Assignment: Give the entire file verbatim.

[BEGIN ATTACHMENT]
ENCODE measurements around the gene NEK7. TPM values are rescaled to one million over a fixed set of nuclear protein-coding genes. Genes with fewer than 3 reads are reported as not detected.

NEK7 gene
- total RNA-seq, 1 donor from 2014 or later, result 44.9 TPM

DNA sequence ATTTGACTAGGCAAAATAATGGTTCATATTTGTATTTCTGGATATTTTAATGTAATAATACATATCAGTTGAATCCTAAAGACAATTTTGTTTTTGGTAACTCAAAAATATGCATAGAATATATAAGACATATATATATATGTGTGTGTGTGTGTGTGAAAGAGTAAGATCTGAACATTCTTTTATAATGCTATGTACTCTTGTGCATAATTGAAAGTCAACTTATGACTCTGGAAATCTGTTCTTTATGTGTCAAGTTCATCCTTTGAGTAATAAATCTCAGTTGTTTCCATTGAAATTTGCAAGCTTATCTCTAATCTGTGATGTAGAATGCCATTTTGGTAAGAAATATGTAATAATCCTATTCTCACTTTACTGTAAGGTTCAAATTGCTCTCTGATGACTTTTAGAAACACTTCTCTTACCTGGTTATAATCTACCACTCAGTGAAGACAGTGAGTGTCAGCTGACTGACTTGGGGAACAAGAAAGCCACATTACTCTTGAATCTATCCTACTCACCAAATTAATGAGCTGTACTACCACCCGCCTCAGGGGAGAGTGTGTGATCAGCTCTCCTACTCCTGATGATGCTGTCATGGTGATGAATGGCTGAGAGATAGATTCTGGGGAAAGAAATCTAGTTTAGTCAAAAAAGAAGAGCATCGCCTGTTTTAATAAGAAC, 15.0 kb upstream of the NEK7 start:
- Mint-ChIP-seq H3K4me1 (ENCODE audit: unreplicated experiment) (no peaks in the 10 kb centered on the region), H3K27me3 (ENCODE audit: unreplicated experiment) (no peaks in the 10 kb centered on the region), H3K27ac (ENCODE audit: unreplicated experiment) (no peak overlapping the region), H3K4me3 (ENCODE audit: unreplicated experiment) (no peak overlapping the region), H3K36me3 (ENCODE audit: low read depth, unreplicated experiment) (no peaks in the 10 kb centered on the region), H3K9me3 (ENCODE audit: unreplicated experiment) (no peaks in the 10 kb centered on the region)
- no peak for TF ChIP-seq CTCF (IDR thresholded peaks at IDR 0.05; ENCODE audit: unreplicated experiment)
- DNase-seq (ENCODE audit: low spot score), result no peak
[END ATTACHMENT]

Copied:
ENCODE measurements around the gene NEK7. TPM values are rescaled to one million over a fixed set of nuclear protein-coding genes. Genes with fewer than 3 reads are reported as not detected.

NEK7 gene
- total RNA-seq, 1 donor from 2014 or later, result 44.9 TPM

DNA sequence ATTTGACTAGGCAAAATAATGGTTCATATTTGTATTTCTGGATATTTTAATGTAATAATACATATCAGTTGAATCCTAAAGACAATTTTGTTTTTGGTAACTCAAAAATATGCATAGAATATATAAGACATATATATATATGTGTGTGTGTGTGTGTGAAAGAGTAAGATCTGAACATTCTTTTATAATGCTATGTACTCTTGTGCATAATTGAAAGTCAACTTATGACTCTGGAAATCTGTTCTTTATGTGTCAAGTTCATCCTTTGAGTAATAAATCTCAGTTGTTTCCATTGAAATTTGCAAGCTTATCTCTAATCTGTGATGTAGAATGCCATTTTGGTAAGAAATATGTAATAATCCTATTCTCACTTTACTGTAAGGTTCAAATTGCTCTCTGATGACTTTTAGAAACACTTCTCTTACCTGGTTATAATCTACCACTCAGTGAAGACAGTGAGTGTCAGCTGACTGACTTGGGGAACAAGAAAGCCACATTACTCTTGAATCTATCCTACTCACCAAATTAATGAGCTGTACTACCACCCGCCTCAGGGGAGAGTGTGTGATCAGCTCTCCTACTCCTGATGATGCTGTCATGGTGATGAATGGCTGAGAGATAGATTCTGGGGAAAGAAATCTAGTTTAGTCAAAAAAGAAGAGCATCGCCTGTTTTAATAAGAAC, 15.0 kb upstream of the NEK7 start:
- Mint-ChIP-seq H3K4me1 (ENCODE audit: unreplicated experiment) (no peaks in the 10 kb centered on the region), H3K27me3 (ENCODE audit: unreplicated experiment) (no peaks in the 10 kb centered on the region), H3K27ac (ENCODE audit: unreplicated experiment) (no peak overlapping the region), H3K4me3 (ENCODE audit: unreplicated experiment) (no peak overlapping the region), H3K36me3 (ENCODE audit: low read depth, unreplicated experiment) (no peaks in the 10 kb centered on the region), H3K9me3 (ENCODE audit: unreplicated experiment) (no peaks in the 10 kb centered on the region)
- no peak for TF ChIP-seq CTCF (IDR thresholded peaks at IDR 0.05; ENCODE audit: unreplicated experiment)
- DNase-seq (ENCODE audit: low spot score), result no peak